What makes a trumpet "classical?"

Discussion in 'Orchestra / Solo / Chamber Music' started by LaTrompeta, Jan 7, 2018.

  1. LaTrompeta

    LaTrompeta Forte User

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    A really good player isn't going to muscle any horn/mouthpiece combo. He/she knows that the best results come when they struggle the least with their equipment.

    I do believe that equipment makes a difference in sound. Why did people say that Bud sounded different on his Monette than on his Bach?
     
  2. nieuwguyski

    nieuwguyski Forte User

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    It seems to me that Rowuk isn't disputing that different trumpets, in the hands of the same player, can sound different. As far as I can tell, he's simply saying that there are places for nearly any type of trumpet sound, from brash and bright to dark and veiled, within the world of "classical" music. That's why he plays so many different Bb trumpets -- not because he thinks they all sound the same, but specifically because they don't. If you handed him an Eric Miyashiro Yamaha he very well might immediately think of a "classical" piece he thought it would be great for -- and not because he could make it sound just like his Monette.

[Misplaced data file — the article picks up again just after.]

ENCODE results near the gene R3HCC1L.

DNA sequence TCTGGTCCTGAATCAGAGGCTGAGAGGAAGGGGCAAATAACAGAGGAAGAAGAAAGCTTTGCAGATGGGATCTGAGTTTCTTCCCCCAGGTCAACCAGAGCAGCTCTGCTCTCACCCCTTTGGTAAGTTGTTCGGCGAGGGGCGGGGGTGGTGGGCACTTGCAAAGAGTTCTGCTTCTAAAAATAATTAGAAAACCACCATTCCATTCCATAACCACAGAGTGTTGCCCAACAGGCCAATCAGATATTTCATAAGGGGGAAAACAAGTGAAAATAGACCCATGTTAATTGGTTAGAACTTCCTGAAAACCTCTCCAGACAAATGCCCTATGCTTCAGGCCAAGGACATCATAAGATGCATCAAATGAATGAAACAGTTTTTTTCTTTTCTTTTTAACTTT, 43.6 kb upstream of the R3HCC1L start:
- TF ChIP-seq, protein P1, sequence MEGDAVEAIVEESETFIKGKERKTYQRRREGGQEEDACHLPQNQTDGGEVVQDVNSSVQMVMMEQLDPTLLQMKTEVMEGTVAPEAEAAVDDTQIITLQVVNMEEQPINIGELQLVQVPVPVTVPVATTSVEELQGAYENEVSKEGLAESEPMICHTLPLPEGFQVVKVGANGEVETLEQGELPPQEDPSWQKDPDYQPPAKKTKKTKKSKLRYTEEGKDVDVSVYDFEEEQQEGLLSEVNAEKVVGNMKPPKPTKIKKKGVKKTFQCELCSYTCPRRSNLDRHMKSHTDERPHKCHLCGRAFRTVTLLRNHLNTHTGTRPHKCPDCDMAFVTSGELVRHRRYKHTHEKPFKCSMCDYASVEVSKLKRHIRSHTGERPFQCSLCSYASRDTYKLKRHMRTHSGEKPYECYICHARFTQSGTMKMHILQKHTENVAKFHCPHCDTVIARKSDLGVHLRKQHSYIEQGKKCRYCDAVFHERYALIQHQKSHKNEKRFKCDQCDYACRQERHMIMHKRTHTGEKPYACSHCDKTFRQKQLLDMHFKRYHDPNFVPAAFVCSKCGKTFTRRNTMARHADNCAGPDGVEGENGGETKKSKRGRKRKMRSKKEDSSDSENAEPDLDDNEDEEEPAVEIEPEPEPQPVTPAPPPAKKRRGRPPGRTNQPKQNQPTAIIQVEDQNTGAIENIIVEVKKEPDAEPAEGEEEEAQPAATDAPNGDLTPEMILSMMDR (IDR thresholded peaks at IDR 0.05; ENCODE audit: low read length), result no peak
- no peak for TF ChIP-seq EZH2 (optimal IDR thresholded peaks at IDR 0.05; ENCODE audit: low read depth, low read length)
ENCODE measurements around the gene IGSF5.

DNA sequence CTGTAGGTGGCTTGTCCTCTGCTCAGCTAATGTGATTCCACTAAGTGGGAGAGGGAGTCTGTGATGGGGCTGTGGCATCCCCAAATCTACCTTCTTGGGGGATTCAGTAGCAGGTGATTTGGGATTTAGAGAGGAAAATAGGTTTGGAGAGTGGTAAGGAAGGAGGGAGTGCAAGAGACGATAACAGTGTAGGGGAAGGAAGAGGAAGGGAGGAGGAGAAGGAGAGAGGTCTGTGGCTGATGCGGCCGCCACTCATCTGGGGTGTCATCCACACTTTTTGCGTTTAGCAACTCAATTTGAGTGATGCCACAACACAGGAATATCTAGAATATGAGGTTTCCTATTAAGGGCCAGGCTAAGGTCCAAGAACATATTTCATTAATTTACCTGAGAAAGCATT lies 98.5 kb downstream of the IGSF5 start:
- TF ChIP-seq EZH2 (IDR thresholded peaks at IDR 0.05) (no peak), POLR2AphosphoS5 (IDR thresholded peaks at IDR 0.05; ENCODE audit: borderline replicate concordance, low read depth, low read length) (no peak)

And it seems to me that Trickg has a specific sound in mind as being most appropriate for "classical" music.

    I bought a Jupiter 1600i, thinking it would become my go-to lead trumpet. It never really worked for me on the bandstand, so I sold it. But if I did more quintet and/or concert band playing I probably would have kept it. But my concept of a "classical" sound probably isn't the same as Trickg's.
     
  3. trickg

    trickg Utimate User

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    In my hands with my shallower/commercial mouthpiece, my Jupiter 1600i has a ton of bright cut.

    This is not a classical sound. Part of it is my approach - I'm playing in a way that is naturally bright and cutting, and with a mouthpiece that facilitates it, but much of it is the horn.

    (sorry, I know I've posted these around the forum a bit, they are the only few live clips I have of me playing with this ensemble.)

    https://soundcloud.com/trickg/i-want-you-back-new-monopoly-live

    (Trumpet solo at 1:58)
    https://soundcloud.com/trickg/downtown-new-monopoly-live
     
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  4. Franklin D

    Franklin D Forte User

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    Maybe, of course a jazz performance can be well organized but jazz as a form is quite vague defined and there is no set of rules to judge it nor an authority to do that. For example, in a BBB you have to play a Besson and a Wick. But in jazz you can play a cornet with a 7C if you want that peculiar sound.
     
  5. nieuwguyski

    nieuwguyski Forte User